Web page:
The Congressional Budget Office’s analysis of the second major draft of the GOP’s Affordable Care Act repeal bill, the American Health Care Act, threw more gas on the fire in an already raging health care debate in Washington.
The medical community slammed it. A big group of medical associations led by the American Heart Association, said it “puts patients last.” In the Senate, the bill does not look promising, as Senate Majority Leader Mitch McConnell told Reuters: “I don’t know how we get to 50 at the moment.”
The key number: 23 million people who would have health insurance under current law would lose their coverage by 2026, an improvement over the last version by 1 million.
That improvement also comes at a remarkable cost: the savings to the deficit has gone down considerably from $337 billion in the first CBO review to $119 billion. That means that while the new bill is estimated to cover 1 million more people, it does so at the cost of $218,000 each.
Beyond these initial numbers that cast a shadow over its current form in the Senate, the CBO highlights one thing above others: significant uncertainty.
Under this new version, the CBO tried to estimate how many states will ask for waivers from the Department of Health and Human services, which has indicated its willingness to give them. (The more recent version of the AHCA allows states, in 2020, to apply for a waiver to change the 10 essential benefits required under Obamacare to be included in nearly all insurance plans.)
The CBO, which surveyed states, estimated that half of the population would be in states that would seek waivers to loosen the essential health benefits (EHBs) or allow insurers to charge substantially more for people with pre-existing conditions who had a lapse in coverage—around 6.3 million currently.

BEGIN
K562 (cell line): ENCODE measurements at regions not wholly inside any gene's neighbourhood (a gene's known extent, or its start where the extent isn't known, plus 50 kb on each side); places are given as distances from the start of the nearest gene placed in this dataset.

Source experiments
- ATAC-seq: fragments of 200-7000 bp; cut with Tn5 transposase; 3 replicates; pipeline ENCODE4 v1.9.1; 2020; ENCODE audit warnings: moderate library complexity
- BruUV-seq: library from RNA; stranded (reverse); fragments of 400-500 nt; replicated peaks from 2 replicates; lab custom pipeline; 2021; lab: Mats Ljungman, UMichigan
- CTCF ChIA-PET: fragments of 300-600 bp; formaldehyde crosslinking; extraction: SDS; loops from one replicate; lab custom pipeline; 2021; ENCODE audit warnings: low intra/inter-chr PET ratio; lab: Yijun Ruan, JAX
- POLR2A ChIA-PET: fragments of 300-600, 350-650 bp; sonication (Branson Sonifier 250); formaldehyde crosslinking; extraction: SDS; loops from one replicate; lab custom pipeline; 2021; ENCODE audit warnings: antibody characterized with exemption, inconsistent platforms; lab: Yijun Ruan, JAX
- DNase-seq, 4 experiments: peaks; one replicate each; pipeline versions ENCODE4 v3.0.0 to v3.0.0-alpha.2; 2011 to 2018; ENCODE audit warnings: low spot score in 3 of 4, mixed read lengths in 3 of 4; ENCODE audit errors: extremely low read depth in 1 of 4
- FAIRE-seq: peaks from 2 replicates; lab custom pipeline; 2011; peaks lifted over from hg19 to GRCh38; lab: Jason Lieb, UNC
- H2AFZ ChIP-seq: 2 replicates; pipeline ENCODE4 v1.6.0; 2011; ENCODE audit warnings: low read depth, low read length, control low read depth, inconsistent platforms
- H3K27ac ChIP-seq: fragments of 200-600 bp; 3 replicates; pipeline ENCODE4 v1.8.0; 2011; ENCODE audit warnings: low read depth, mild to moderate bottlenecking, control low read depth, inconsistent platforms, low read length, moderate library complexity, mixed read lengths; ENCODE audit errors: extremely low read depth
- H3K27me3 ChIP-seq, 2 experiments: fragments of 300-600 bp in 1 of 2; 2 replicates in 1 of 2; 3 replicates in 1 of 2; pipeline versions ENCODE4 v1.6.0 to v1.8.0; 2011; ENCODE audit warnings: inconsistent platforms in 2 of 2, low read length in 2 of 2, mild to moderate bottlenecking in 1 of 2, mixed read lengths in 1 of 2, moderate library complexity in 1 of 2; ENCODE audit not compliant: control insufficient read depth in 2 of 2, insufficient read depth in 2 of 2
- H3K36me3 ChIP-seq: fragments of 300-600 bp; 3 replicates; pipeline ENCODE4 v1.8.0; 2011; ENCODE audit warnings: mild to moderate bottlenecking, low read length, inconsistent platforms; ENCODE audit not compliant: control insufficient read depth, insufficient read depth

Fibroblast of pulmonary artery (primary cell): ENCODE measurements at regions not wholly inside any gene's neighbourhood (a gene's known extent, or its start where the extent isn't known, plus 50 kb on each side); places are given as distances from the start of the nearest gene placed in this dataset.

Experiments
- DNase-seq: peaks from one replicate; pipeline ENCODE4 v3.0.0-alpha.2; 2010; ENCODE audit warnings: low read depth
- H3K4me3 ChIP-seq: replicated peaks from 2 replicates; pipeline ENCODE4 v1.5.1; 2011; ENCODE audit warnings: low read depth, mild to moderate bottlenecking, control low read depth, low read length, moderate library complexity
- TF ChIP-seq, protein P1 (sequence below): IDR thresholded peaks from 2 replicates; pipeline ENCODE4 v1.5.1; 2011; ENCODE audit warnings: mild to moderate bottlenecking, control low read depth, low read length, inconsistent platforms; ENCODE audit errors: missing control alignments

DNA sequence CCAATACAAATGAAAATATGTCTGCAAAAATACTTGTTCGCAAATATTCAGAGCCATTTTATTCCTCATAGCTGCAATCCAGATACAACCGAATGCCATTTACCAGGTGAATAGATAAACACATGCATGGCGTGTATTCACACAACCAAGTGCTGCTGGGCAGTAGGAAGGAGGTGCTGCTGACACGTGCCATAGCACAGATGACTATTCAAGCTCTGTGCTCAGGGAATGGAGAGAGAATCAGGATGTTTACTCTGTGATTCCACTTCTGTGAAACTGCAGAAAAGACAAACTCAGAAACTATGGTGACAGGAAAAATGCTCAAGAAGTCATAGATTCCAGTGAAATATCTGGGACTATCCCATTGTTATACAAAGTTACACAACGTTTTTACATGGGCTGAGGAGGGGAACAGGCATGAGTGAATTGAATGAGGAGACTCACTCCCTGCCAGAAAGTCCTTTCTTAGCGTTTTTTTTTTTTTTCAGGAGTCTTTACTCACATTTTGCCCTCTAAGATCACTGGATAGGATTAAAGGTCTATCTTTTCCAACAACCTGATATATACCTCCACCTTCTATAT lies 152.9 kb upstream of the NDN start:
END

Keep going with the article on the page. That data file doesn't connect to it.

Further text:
Maternity care, mental health and substance abuse care, rehabilitative services, and pediatric dental benefits would likely be the EHBs that get the axe in some states, the CBO noted.
“In particular, out-of-pocket spending on maternity care and mental health and substance abuse services could increase by thousands of dollars in a given year for the [people buying insurance on the individual market] who would use those services,” the CBO said.
These loosened restrictions, however, may not simply affect the 7% of the population that buys insurance on the open individual market and the 20% that gets it through Medicaid, including the expansion. Any changes to the system through the AHCA could affect everyone who gets their insurance through their employer, which represents 49% of the US population.
Here’s what can happen, according to the CBO: Larger employers that operate in multiple states can choose a specific state to base its plan’s EHBs. This means if an employer wanted to lower costs, it “could base all of the plans it offers on the EHB requirements in a state with the waiver,” the CBO wrote. “That decision could allow annual and lifetime limits on benefits not included in the state’s EHBs.”
The report noted that estimating outcomes in these situations is “especially uncertain” given the complexity of how states could implement market regulations with waivers. However, it forecasts that states’ actions wouldn’t “noticeably” affect benefit offerings for employee-based coverage—especially by smaller employers with small insurance pools.
With this uncertainty opening up for what insurance plans may or may not cover, should this portion of the bill make it into law, reading the fine print would assume even more importance for consumers as to what the health plans would pay for and how much they would pay.